Tuesday, December 27, 2011

Artikel tentang Globalisasi dan Dimensi Globalisasi Menurut Pandangan Anthony Giddens.

Dalam membicarakan tentang isu-isu globalisasi, beberapa tokoh dan ilmuwan dari Barat mahupun timur telah membicarakan tentang definisi globalisasi. Tokoh-tokoh yang memberi sumbangan besar dalam membicarakan tentang globalisasi ialah Anthony Giddens, Ahli Sociologi dari Universiti of Cambrige, Manuel Castelles, Ulbrich Beck dari Munich University, Jan Ia Schoilte, Dr Yusuf Al Qardawi dari Universiti Al-Azhar. Tokoh tokoh ini telah mencorakkan pemikiran kita tentang proses globalisasi. Sebagai contoh,Ahli Sociologi dari Britain membicarakan tentang maksud globalisasi. Menurut Anthony Gidden, Globalisasi didefinisikan sebagai  penyahgandinagn ruang dan masa, memberikan penekanan kepada Komunikasi, ilmu pegetahuan dan budaya segera yang dapat dikongsi secara serentak di seluruh dunia. Di sini disertakan dengan pandangan beliau dalam isu-isu globalisasi.
The four dimensions of globalisation
according to Anthony Giddens
GLOPP, 2007 1
Summary by Gabriela Tejada

Giddens defines globalisation as the intensification of worldwide social relations linking distant
localities in such a way that local happenings are shaped by events occurring many thousands of
miles away and vice versa. Although every attempt at classifying the processes of globalisation
necessarily results in oversimplification and a reduction of complexity, Giddens defines four
dimensions of globalisation.

The most obvious one is the world capitalist economy. “The main centres of power in the world
economy are capitalist states – states in which capitalist economic enterprise is the chief form of
production. The domestic and international economic policies of these states involve many forms
of regulation of economic activity, but […] their institutional organisation maintains an “insulation”
of the economic from the political. This allows wide scope for the global activities of business
corporations, which always have a home base within a particular state but may develop many
other regional involvements elsewhere. […] The biggest transnational companies today have
budgets larger than those of all but a few nations. But there are some key respects in which their
power cannot rival that of states – especially important here are the factors of territoriality and
control of the means of violence. […] If nation-states are the principle “actors” within the global
political order, corporations are the dominant agents within the world economy” (Giddens 1991:
70/71). The influence of any particular state within the global political order is strongly conditioned
by its level of wealth (and the connection between this and military strength).

The nation-state system, the second dimension of globalisation, has long participated in the
reflexivity characteristic of modernity as a whole. “The very existence of sovereignty should be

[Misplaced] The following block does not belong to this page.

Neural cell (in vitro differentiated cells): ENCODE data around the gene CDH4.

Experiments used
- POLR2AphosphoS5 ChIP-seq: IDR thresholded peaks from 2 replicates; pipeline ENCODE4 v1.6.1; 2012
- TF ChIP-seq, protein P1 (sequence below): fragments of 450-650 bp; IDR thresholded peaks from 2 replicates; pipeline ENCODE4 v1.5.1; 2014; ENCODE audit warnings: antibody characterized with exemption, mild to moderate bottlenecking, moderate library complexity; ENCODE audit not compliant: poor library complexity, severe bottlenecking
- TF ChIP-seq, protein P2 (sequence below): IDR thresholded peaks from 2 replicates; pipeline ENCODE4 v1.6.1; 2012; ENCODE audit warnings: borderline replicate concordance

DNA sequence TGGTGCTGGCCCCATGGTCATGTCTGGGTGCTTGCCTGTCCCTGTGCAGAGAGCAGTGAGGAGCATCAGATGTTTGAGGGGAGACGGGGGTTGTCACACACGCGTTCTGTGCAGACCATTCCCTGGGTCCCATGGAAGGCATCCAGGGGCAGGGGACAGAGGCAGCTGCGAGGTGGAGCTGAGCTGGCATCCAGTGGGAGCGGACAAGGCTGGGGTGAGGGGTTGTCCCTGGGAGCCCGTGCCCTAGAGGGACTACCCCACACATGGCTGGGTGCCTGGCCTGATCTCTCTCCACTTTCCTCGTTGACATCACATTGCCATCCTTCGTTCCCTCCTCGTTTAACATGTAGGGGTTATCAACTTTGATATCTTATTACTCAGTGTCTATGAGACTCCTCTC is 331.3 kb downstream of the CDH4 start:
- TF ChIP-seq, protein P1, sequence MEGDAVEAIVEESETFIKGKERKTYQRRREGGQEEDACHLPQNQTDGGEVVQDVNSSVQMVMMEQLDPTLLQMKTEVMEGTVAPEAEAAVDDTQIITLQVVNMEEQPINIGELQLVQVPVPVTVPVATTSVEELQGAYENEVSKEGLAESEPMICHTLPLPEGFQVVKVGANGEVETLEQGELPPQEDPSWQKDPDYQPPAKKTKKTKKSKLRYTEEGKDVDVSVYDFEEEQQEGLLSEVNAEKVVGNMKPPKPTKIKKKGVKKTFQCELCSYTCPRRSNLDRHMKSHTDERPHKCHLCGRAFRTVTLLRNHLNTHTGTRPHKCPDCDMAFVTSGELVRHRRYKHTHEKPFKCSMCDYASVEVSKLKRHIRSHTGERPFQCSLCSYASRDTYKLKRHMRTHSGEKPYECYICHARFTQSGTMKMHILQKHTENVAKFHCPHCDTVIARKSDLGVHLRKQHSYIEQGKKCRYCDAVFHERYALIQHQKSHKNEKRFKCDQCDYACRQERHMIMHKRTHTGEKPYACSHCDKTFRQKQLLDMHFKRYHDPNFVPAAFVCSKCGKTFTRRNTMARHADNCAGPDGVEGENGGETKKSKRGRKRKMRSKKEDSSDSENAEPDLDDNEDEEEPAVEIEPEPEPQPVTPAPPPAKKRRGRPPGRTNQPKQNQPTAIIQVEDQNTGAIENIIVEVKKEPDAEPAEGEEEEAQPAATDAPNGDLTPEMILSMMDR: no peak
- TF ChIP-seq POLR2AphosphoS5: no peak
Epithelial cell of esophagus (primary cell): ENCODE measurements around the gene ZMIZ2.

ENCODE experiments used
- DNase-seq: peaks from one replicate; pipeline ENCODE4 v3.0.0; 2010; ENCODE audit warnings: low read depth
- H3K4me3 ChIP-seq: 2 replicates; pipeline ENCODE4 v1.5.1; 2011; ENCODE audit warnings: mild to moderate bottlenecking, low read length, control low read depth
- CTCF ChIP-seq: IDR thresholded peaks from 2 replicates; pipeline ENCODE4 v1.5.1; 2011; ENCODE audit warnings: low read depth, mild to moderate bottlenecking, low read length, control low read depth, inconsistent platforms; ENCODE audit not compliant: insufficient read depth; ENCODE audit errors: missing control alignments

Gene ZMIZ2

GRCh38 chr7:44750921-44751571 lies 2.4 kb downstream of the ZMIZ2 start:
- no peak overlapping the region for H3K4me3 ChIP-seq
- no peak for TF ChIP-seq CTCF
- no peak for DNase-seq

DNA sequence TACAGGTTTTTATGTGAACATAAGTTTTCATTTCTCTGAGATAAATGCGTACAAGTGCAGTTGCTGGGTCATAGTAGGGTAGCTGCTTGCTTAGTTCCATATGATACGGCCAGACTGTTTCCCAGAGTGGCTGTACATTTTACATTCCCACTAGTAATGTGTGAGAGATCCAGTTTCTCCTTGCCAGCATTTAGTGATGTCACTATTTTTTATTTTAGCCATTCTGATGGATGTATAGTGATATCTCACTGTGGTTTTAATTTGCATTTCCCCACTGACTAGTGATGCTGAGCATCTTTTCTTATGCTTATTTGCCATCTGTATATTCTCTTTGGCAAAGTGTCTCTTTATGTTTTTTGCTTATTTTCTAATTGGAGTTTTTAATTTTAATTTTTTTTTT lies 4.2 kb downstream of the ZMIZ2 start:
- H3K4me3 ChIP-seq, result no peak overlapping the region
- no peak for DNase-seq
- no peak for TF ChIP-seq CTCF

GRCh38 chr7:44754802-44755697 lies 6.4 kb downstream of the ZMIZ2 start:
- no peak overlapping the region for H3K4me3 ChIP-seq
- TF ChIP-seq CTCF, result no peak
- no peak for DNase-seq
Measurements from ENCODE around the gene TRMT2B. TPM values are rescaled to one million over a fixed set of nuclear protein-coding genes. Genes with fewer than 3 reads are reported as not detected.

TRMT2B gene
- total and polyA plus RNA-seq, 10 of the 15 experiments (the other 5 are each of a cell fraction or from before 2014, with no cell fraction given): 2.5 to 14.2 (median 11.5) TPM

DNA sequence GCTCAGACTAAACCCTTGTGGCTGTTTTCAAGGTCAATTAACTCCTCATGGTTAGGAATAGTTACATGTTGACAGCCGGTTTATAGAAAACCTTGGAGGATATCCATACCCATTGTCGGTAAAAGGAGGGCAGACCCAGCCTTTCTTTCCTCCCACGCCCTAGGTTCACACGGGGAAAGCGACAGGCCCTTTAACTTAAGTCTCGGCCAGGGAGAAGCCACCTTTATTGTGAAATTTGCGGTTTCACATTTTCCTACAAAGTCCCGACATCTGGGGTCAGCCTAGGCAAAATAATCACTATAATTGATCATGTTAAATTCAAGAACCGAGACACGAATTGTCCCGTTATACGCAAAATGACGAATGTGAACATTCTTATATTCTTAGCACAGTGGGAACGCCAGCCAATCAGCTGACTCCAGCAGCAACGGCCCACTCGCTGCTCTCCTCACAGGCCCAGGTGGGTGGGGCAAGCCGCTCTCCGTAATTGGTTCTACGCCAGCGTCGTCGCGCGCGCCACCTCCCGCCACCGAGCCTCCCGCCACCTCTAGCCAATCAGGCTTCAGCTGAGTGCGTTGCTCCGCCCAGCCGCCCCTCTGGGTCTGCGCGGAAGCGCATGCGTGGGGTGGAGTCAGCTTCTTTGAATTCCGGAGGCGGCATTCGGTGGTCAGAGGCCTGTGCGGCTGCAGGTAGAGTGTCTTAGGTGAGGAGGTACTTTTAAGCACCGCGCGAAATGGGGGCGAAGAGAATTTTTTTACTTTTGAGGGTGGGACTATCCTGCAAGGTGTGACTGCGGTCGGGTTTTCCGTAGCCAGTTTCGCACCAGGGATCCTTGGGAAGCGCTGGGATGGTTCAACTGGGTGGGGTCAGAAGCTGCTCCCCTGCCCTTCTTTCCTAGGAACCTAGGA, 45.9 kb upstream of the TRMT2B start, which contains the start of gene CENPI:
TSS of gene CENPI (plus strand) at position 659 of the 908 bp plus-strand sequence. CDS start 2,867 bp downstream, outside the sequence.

understood as something that is reflexively monitored. Sovereignty is linked to the replacement of
“frontiers” by “borders” in the early development of the nation-state system: autonomy inside the
territory claimed by the state is sanctioned by the recognition of borders by other states.”
(Giddens 1991: 72-74)

“The third dimension is the world military order. As a result of the massive destructive power of
modern weaponry, almost all states possess military strength far in excess of that of even the
largest of pre-modern civilisations. Many economically weak Third World countries are militarily
powerful. During the Cold War, the two most militarily developed states, the United States and the
Soviet Union, built a bipolar system of military alliances of truly global scope. The countries
involved in these alliances necessarily accept limitations over their opportunities to forge
independent military strategies externally.“ (Giddens 1991: 74/75)

“The fourth dimension of globalisation concerns industrial development. The most obvious aspect
of this is the expansion of the global (international) division of labour, which includes the
differentiation between more and less industrialised areas in the world. Modern industry is
intrinsically based on division of labour, not only on the level of job tasks but on that of regional
specialisation in terms of type of industry, skills, and the production of raw materials. There has
undoubtedly taken place a major expansion of global interdependence in the division of labour
since the Second World War. […] One of the main features of the globalising implication of
industrialism is the worldwide diffusion of technologies. The impact of industrialism is plainly not
limited to the spheres of production, but affects many aspects of day-to-day life, as well as
influencing the generic character of human interaction with the material environment. […] Yet
industrialism has also decisively conditioned our very sense of living in “one world”. For one of the
most important effects of industrialism has been the transformation of technologies of
communication.” (Giddens 1991: 76/77)

A further and fairly fundamental aspect of globalisation, which lies behind each of the various
institutional dimensions that have been mentioned, might be referred to as cultural globalisation.
Adding a fifth dimension of globalisation, namely culture, gives us the following picture of five
main globalisation issues:

Backhaus, Norman (2003): Zugänge zur Globalisierung – Konzepte, Prozesse, Visionen. 2. Aufl.
Zürich. (38-41)
Danielli, Giovanni, Backhaus, Norman und Laube, Patrick (2002): Wirtschaftsgeografie und
globalisierter Lebensraum. Compendio Bildungswesen AG, Zürich. (206)
Giddens, Anthony (1991): The Consequences of Modernity. Polity Press. Cambridge. (70-78)

Source: http://www.glopp.ch/A3/en/multimedia/giddens.pdf

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